Rufous-naped Lark landing with open wings on top of a bush.Back in my vehicle again, I was passed by a group of mountain bikers who were using the reserve for exercise and ignored the vast array of birdlife around them. A large patch of flowering grass aloes had attracted a flock of Helmeted Guineafowl and Swainson’s Spurfowl and these were scratching and kicking up dirt at the base of the aloes. Pied Starlings and Cape Turtle-Doves sat in large flocks in the dead pine trees, and high in the crown of one of the trees, a Common Fiscal mobbed a Black-shouldered Kite (9 on checklist).

Leaving the waterways behind me and heading towards the weathered remnants of mine dumps, I stopped to watch Little and White-rumped Swifts wheeling in the skies above. Below them, European Bee-eaters, Banded Martins (1 in checklist) and Brown-throated Martin swooped low over the grasslands.

Egyptian Goose preening after feeding on open water.Having reached the end of the road network, I retraced my steps, stopping again at the Hamerkop Hide. Despite all of the feathered action of earlier that morning, everything was now quiet as the sun neared its highest point and families became engrossed in the braais they were enjoying on the open lawns of the picnic areas.

Footnotes

Season and Weather Typical Highveld climate with about 700mm of rain falling mainly in summer and frost common on winter nights.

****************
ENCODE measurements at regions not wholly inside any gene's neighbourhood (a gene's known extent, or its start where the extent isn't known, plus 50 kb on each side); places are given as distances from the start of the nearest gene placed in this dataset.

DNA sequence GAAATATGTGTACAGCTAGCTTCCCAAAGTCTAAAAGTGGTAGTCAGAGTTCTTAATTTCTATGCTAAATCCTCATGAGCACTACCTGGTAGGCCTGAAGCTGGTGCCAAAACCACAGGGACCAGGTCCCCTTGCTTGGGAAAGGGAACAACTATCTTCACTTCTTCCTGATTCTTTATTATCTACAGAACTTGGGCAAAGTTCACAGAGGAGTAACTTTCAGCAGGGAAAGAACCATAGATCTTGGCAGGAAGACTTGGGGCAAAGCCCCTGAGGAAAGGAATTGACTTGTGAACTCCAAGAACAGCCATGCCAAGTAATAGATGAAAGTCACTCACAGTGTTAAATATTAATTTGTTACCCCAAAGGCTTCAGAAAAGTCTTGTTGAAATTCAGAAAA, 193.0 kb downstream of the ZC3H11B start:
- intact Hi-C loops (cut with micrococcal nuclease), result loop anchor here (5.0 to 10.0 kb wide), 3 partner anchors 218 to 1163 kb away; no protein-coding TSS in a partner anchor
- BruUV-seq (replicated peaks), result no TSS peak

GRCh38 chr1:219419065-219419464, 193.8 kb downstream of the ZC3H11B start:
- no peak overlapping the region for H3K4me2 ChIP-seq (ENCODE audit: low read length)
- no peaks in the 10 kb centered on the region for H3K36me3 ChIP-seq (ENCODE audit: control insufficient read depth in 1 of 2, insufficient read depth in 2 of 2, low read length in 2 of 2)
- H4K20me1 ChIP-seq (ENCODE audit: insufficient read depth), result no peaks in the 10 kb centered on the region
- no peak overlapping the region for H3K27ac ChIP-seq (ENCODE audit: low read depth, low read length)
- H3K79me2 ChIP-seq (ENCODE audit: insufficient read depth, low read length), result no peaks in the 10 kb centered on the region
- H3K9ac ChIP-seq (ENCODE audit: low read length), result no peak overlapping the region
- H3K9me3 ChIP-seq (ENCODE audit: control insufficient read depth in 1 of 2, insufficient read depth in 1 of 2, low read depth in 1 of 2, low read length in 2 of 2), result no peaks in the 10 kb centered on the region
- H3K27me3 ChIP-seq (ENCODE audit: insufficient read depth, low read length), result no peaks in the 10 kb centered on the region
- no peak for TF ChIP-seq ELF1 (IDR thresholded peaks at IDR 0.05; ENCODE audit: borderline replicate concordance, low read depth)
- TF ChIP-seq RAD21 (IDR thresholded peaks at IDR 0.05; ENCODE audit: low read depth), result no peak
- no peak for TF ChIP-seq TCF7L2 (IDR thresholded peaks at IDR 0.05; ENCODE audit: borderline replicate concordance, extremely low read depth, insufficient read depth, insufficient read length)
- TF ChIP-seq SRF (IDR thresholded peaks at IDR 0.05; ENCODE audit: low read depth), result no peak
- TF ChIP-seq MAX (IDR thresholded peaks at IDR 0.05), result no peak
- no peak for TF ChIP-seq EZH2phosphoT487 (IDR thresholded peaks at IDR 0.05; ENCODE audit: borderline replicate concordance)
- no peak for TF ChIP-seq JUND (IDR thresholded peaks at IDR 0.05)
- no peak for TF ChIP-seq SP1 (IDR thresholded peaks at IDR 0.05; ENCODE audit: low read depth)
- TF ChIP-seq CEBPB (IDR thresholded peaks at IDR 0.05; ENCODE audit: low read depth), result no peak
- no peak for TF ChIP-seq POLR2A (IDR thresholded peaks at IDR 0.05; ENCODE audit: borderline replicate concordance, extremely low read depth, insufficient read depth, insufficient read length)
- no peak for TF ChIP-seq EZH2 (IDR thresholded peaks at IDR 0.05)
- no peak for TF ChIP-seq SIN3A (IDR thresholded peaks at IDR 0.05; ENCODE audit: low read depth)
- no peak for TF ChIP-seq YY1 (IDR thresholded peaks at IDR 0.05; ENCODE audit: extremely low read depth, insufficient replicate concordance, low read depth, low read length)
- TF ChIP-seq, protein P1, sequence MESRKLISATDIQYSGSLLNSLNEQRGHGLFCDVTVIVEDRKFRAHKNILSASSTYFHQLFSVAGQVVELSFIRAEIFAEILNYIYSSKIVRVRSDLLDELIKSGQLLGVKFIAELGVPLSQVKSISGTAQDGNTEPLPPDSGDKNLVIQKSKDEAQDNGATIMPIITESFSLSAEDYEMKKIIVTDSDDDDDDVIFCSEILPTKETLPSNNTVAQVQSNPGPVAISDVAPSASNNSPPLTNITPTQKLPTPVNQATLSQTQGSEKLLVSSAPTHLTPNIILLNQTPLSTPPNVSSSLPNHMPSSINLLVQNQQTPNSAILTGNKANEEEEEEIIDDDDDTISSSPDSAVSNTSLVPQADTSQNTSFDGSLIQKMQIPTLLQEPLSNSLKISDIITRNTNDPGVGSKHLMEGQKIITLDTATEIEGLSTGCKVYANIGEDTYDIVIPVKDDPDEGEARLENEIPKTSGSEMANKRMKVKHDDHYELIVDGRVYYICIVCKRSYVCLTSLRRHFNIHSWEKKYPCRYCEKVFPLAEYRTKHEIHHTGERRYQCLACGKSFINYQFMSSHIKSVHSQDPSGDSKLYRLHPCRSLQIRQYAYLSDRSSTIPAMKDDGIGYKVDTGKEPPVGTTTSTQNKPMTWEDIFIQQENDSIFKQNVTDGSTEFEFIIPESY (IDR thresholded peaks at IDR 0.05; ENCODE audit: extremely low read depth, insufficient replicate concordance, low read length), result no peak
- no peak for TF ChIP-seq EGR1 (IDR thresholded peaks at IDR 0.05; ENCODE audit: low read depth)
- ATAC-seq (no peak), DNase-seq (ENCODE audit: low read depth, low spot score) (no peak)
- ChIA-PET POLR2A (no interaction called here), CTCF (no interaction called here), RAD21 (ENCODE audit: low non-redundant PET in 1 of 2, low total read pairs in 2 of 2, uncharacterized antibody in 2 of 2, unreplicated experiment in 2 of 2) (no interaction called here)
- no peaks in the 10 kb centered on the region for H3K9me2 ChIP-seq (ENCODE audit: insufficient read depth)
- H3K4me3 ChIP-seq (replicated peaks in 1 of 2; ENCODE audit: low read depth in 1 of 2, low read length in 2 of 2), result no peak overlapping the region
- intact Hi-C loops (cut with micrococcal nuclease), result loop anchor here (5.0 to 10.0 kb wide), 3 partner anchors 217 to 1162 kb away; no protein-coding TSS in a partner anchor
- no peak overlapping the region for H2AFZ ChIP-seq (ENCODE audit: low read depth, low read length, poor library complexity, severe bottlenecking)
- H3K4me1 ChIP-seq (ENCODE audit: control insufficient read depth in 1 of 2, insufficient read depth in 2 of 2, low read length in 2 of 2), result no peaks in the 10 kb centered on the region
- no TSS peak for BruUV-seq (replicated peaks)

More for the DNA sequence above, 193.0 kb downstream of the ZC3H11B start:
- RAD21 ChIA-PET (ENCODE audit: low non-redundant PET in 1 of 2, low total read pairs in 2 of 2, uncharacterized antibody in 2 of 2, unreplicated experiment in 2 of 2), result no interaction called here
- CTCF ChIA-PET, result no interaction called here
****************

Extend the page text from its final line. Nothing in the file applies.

Habitats The wetlands of the Blesbokspruit Ramsar site plus over 1 000 hectares of open grasslands, reed beds and open water. Specials: Black Heron, Squacco Heron, Little Bittern, Marsh Owl, Grass Owl, Spotted-necked Otter.

Gauteng - Marievale Bird SanctuaryGetting There Head south from Johannesburg on the N3 and take the R550 off-ramp.  Turn left and follow this road for 20km.  Turn right at the T-junction and pass through Nigel.  The reserve is signposted with the entrance on the right-hand side of the road.

Accommodation & Activities As Marievale is extremely popular it’s advisable to arrive early to find a good position at the hides. Hadedah Hide is probably the best for morning photography and Shelduck Hide for afternoon photography. Overnight accommodation is available in two fully equipped, self-catering chalets sleeping four people each.